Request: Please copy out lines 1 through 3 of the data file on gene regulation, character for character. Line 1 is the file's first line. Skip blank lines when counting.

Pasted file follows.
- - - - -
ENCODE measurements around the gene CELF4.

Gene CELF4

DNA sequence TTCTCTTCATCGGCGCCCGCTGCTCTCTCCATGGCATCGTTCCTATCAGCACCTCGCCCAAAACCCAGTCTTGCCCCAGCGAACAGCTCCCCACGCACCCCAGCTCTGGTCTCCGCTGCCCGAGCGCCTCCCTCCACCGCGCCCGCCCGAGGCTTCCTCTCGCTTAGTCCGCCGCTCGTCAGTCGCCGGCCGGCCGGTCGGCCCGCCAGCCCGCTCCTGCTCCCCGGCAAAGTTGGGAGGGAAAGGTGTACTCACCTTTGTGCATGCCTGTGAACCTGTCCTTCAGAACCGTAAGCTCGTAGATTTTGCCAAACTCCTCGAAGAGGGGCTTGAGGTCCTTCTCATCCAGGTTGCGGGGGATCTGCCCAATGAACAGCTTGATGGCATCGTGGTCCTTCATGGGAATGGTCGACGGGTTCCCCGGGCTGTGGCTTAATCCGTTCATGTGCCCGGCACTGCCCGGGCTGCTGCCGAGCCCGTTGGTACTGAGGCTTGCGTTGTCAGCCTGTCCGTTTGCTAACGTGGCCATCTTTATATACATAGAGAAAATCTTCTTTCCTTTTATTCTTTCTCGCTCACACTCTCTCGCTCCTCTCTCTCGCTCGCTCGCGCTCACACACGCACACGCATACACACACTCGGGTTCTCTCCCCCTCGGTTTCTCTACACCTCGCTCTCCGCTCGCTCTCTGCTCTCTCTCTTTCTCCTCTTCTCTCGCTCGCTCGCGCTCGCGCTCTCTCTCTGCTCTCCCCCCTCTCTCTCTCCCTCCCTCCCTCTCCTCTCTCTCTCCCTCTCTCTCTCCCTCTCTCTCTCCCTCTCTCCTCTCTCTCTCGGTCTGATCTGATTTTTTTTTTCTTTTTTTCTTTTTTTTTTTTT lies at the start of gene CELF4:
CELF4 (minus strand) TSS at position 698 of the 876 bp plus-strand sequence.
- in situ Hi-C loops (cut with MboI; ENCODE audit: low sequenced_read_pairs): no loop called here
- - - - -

ENCODE measurements around the gene CELF4.

Gene CELF4

DNA sequence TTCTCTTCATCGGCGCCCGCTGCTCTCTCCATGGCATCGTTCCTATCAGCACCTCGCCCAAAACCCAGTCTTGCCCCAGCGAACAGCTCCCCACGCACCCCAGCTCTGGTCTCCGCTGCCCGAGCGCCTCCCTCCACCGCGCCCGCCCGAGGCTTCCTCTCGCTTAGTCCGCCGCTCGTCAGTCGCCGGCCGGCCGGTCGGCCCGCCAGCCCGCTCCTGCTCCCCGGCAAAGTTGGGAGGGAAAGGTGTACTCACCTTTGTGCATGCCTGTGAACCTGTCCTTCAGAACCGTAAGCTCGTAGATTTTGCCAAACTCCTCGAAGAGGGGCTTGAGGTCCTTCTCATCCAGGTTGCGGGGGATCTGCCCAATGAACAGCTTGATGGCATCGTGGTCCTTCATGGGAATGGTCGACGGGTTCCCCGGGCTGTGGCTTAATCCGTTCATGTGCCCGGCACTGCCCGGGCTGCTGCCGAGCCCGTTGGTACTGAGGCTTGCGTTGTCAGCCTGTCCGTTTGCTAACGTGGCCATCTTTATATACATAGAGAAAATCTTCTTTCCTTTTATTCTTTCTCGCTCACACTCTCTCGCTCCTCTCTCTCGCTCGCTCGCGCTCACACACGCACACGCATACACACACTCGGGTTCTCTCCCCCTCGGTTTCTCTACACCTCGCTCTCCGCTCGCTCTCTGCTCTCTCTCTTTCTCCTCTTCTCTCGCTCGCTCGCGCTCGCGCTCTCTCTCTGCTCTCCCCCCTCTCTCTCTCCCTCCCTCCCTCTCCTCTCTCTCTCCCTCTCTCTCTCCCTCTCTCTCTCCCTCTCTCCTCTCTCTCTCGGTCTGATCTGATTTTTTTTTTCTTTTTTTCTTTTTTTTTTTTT lies at the start of gene CELF4: